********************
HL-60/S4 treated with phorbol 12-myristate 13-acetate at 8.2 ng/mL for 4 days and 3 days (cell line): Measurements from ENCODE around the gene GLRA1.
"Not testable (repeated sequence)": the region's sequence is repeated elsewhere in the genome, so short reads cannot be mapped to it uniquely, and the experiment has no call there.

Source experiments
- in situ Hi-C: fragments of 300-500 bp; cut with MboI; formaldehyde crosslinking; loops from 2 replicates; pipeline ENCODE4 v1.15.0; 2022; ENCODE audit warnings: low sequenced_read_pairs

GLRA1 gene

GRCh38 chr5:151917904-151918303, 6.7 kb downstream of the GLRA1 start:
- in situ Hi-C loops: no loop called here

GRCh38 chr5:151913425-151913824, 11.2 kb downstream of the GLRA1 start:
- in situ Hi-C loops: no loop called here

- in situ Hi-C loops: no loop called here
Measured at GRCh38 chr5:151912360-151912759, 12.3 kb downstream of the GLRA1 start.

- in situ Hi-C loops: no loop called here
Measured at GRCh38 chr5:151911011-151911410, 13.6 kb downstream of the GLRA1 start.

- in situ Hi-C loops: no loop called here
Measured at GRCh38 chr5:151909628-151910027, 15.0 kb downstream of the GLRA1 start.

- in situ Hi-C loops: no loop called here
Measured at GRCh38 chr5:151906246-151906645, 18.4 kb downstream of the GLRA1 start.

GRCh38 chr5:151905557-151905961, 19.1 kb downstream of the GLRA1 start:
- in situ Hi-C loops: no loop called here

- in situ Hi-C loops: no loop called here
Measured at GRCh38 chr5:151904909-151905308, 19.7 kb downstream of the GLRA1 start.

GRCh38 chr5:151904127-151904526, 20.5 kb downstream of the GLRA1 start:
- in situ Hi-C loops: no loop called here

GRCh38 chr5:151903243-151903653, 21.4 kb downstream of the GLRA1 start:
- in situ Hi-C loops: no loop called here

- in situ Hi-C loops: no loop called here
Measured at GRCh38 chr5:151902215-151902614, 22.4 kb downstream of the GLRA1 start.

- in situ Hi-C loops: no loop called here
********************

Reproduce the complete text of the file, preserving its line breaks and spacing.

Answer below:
HL-60/S4 treated with phorbol 12-myristate 13-acetate at 8.2 ng/mL for 4 days and 3 days (cell line): Measurements from ENCODE around the gene GLRA1.
"Not testable (repeated sequence)": the region's sequence is repeated elsewhere in the genome, so short reads cannot be mapped to it uniquely, and the experiment has no call there.

Source experiments
- in situ Hi-C: fragments of 300-500 bp; cut with MboI; formaldehyde crosslinking; loops from 2 replicates; pipeline ENCODE4 v1.15.0; 2022; ENCODE audit warnings: low sequenced_read_pairs

GLRA1 gene

GRCh38 chr5:151917904-151918303, 6.7 kb downstream of the GLRA1 start:
- in situ Hi-C loops: no loop called here

GRCh38 chr5:151913425-151913824, 11.2 kb downstream of the GLRA1 start:
- in situ Hi-C loops: no loop called here

- in situ Hi-C loops: no loop called here
Measured at GRCh38 chr5:151912360-151912759, 12.3 kb downstream of the GLRA1 start.

- in situ Hi-C loops: no loop called here
Measured at GRCh38 chr5:151911011-151911410, 13.6 kb downstream of the GLRA1 start.

- in situ Hi-C loops: no loop called here
Measured at GRCh38 chr5:151909628-151910027, 15.0 kb downstream of the GLRA1 start.

- in situ Hi-C loops: no loop called here
Measured at GRCh38 chr5:151906246-151906645, 18.4 kb downstream of the GLRA1 start.

GRCh38 chr5:151905557-151905961, 19.1 kb downstream of the GLRA1 start:
- in situ Hi-C loops: no loop called here

- in situ Hi-C loops: no loop called here
Measured at GRCh38 chr5:151904909-151905308, 19.7 kb downstream of the GLRA1 start.

GRCh38 chr5:151904127-151904526, 20.5 kb downstream of the GLRA1 start:
- in situ Hi-C loops: no loop called here

GRCh38 chr5:151903243-151903653, 21.4 kb downstream of the GLRA1 start:
- in situ Hi-C loops: no loop called here

- in situ Hi-C loops: no loop called here
Measured at GRCh38 chr5:151902215-151902614, 22.4 kb downstream of the GLRA1 start.

- in situ Hi-C loops: no loop called here